7 Best and Easy Ways To Become A Runner — Even If You Hate It

Running is like a Real Housewives reunion — you either absolutely love it, or it makes you cringe. But when we found out that just five minutes of running a day could add years to our lives, while also zapping chances of heart disease and stroke,

we were more than willing to cut into Netflix and happy hour time to give our bodies some TLC. And to find out how to hit the ground running the easy way, we turned to two top running coaches for their pro tips on how to get in the groove of running and actually like it. Follow their advice, and you’ll be off the couch in no time.

1. You CAN Start With Walking

If you haven’t hit the pavement since high school gym class or are even a little intimidated, it’s completely OK to start with a walk/run method, says Jason Fitzgerald, USA Track & Field certified coach and founder of Strength Running. In fact, this can help you ease into running and ditch injuries. His trick is to start by first walking for five minutes, and then alternate one minute of running and two minutes of walking. Repeat this pattern while running for longer and longer, until you get to 10 minutes of running then end with five minutes of walking.

If you’re already in good shape from other exercise but new to running, “You can start running two to four miles two to three times per week at a relaxed pace. Run by feel and follow the 3 C’s of easy running: comfortable, controlled, and conversational,” he says.

2. Don’t Worry About Pace

Especially if you are a newbie, watching dozens of runners zip by can be a little bit daunting. But it’s important not to compare yourself with others, says Amanda Loudin, RRCA certified running coach and founder of the website Miss Zippy. “I think too many new runners worry they aren’t fast enough and try to run faster than they are ready to go, often leading to discouragement or injury. I’d focus more on time, not even miles. Miles and pace don’t matter at all in the start and can again be a bit off-putting to newbies who aren’t covering much ground to start,” she says.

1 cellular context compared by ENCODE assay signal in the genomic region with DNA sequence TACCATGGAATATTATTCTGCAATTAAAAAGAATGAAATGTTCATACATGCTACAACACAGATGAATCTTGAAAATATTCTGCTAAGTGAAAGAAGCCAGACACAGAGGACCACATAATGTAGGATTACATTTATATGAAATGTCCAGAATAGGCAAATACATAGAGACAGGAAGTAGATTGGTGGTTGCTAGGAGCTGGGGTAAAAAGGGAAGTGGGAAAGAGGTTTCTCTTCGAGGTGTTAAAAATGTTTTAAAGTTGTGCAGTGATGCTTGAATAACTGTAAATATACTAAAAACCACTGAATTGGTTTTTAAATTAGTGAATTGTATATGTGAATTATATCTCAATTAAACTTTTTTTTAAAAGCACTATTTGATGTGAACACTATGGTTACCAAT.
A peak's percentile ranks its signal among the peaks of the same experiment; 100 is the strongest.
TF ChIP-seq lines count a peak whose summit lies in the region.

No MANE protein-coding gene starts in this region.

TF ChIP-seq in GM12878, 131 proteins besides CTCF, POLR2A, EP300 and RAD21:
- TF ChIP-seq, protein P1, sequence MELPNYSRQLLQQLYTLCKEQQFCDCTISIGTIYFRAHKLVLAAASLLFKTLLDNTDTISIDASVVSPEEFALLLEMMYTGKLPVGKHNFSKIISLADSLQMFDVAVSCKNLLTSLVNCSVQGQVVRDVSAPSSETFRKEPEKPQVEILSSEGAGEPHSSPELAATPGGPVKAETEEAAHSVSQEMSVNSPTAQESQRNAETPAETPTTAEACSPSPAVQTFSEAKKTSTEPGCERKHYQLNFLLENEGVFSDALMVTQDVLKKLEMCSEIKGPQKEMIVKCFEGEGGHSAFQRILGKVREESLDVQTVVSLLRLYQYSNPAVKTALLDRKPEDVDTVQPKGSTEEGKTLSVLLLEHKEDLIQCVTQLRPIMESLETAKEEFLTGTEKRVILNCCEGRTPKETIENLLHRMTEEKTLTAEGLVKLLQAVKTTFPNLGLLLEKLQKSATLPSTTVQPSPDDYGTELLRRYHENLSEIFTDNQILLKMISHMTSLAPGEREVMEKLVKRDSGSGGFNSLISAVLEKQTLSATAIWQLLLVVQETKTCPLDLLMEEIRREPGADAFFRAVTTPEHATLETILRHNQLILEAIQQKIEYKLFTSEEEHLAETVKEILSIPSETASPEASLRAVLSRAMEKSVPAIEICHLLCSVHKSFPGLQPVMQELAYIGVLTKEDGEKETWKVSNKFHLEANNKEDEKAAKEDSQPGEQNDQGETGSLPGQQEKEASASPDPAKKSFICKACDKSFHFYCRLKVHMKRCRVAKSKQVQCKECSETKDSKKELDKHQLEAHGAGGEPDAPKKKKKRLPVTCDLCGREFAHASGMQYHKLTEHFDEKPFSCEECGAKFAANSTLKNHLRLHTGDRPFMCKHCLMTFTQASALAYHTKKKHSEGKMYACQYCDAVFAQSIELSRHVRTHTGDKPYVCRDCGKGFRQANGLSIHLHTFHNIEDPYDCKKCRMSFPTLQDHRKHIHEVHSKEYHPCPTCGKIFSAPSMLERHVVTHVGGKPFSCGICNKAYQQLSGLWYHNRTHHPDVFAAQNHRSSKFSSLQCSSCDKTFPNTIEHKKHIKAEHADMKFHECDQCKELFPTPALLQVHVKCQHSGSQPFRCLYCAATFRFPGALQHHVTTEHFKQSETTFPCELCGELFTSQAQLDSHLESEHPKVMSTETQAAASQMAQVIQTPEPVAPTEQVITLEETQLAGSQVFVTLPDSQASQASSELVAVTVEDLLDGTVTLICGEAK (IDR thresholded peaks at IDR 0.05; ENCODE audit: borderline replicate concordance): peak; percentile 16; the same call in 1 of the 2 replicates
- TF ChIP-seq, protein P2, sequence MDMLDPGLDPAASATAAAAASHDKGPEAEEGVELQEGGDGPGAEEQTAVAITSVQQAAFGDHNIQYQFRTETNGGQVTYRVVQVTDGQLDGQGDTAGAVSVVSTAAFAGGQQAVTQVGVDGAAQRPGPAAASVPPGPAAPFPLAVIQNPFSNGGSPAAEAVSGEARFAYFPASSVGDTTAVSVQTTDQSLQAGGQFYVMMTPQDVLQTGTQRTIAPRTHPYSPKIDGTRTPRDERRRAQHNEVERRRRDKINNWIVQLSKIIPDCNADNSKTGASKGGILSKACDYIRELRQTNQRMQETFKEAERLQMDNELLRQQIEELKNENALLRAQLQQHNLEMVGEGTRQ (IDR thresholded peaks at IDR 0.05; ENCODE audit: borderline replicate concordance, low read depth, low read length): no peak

3. Find A Running Buddy

This rule is simple: Scope out someone who can run with you. “A running buddy is good because it leads to accountability,” says Loudin. “You’re more likely to get out the door at 6 a.m. to run if you have someone waiting for you!”

4. Skip The Road If You Can

Your body will adapt to whatever surface you choose so it doesn’t matter too much which you pick. “But concrete is the hardest and least variable surface so it can predispose you to more running injuries. Try to find a smooth dirt trail or a cinder walking path. Both will be easier on your body,” Fitzgerald notes.

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